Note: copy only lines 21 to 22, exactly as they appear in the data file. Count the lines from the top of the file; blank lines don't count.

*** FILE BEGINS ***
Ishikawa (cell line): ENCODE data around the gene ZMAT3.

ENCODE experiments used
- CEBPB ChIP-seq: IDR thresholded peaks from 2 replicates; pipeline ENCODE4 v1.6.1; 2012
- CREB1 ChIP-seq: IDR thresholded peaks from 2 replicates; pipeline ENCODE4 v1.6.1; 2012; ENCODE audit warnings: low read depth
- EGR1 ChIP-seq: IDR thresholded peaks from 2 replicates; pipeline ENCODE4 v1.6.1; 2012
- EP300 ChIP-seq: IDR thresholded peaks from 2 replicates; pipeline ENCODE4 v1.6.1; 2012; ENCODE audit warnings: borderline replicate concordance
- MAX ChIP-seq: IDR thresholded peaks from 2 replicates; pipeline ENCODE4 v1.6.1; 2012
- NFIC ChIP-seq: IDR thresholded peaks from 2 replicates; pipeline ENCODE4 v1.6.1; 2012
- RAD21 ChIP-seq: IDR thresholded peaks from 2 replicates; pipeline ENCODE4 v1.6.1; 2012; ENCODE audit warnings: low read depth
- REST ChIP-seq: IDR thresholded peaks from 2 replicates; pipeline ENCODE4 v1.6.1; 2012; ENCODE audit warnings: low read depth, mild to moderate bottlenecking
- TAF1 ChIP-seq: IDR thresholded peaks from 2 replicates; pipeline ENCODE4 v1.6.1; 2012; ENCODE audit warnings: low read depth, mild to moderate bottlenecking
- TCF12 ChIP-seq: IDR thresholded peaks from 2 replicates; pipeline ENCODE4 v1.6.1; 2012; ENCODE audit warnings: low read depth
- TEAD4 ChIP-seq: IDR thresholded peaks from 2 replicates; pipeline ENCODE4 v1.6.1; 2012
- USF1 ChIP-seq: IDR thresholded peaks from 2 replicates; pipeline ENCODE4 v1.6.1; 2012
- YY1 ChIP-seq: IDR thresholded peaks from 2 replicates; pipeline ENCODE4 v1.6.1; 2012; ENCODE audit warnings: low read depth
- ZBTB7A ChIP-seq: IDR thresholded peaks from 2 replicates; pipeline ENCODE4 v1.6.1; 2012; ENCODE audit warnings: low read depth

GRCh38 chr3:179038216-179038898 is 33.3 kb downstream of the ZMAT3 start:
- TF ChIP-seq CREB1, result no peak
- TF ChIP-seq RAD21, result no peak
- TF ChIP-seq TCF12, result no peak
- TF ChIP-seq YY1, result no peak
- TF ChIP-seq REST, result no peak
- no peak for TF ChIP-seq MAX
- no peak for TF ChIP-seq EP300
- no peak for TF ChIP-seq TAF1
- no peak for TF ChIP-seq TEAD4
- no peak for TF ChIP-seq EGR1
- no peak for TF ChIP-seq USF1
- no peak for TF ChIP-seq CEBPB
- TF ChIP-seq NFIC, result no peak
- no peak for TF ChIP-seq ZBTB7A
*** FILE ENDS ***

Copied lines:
- TF ChIP-seq YY1, result no peak
- TF ChIP-seq REST, result no peak